The power of the portrayal of the press

Seeing, for many, is believing.

Authors Matthew C. Ehrlich and Joe Saltzman have taken a look at how we see news gatherers and the news business in television, film, radio, novels, comics, plays, and other media.

In the introduction to their book Heroes and Scoundrels: The Image of the Journalist in Popular Culture, the Ehrlich and Saltzman write,

Journalists have been ubiquitous characters in popular culture, and those characters are likely to shape people’s impressions of the news media at least as much if not more than the actual press does. . . . popular culture is a powerful tool for thinking about what journalism is and should be.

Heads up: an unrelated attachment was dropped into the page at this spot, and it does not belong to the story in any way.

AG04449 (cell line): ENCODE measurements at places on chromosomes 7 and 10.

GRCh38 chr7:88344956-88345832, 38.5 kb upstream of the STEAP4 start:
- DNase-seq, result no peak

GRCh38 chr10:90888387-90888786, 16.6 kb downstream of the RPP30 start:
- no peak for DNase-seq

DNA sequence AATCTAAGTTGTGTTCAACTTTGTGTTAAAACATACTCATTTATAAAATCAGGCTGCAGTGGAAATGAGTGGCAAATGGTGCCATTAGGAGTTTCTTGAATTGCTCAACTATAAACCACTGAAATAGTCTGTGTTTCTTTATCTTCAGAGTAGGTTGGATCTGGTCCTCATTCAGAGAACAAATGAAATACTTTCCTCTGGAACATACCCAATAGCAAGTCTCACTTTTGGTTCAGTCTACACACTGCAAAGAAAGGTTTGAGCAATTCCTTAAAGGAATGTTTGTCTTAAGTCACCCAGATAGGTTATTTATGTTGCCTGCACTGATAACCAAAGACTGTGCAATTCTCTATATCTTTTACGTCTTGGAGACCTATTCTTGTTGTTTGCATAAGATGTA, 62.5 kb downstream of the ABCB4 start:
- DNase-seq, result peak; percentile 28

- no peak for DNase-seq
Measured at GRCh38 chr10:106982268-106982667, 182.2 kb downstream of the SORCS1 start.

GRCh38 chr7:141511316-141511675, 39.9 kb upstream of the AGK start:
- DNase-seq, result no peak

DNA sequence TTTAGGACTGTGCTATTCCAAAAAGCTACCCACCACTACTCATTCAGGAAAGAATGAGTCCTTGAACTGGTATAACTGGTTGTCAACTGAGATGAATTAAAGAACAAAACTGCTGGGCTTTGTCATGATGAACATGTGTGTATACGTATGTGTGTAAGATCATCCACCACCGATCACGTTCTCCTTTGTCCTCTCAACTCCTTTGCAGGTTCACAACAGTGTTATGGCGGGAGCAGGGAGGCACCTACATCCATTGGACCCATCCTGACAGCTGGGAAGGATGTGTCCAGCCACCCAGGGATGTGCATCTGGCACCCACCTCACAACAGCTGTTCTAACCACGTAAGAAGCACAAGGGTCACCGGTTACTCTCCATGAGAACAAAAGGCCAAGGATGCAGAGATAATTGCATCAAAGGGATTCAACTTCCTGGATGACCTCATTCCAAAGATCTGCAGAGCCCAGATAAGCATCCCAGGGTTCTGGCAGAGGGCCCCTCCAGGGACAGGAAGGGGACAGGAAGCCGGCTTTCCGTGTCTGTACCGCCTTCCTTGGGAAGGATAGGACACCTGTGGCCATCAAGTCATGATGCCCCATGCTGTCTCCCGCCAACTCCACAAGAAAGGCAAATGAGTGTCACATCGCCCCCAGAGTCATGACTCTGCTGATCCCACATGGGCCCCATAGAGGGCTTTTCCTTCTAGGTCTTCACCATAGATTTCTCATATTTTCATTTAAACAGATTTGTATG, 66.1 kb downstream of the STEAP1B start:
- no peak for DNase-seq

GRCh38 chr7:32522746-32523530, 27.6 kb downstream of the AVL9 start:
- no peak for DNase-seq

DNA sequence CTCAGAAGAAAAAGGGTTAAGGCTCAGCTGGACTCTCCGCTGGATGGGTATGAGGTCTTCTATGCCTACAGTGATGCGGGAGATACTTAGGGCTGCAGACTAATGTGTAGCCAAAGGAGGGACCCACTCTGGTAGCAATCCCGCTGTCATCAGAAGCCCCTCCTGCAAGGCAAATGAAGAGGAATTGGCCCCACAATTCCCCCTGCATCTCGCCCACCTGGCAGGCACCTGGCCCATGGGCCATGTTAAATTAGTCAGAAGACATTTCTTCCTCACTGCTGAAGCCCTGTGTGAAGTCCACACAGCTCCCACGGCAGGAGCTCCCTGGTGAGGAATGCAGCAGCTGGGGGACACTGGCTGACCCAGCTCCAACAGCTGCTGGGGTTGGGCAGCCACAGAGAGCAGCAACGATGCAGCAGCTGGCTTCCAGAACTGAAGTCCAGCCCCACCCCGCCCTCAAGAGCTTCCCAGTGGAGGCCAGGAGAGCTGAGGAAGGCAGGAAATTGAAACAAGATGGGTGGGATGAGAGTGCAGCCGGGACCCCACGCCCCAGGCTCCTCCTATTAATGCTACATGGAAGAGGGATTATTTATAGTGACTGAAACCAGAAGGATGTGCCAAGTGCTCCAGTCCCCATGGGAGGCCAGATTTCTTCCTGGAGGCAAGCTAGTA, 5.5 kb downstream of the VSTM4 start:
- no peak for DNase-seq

On television and in the movies we’ve seen depictions of the intrepid truth-seeking reporter who dodges peril and threats to bring the big story to the public. We’ve also seen the ruthless, glory-seeking villain who will cross all ethical boundaries to get a scoop. Rarely do we see the newshound sitting and jotting down notes during a town council meeting.

The authors have also used these examples in their teaching, going right to the source, compiling a video of the wide ethical range of journalistic behavior they’ve seen dramatized.

When it comes to the image of the journalist in popular culture, click on the video below and see for yourself.

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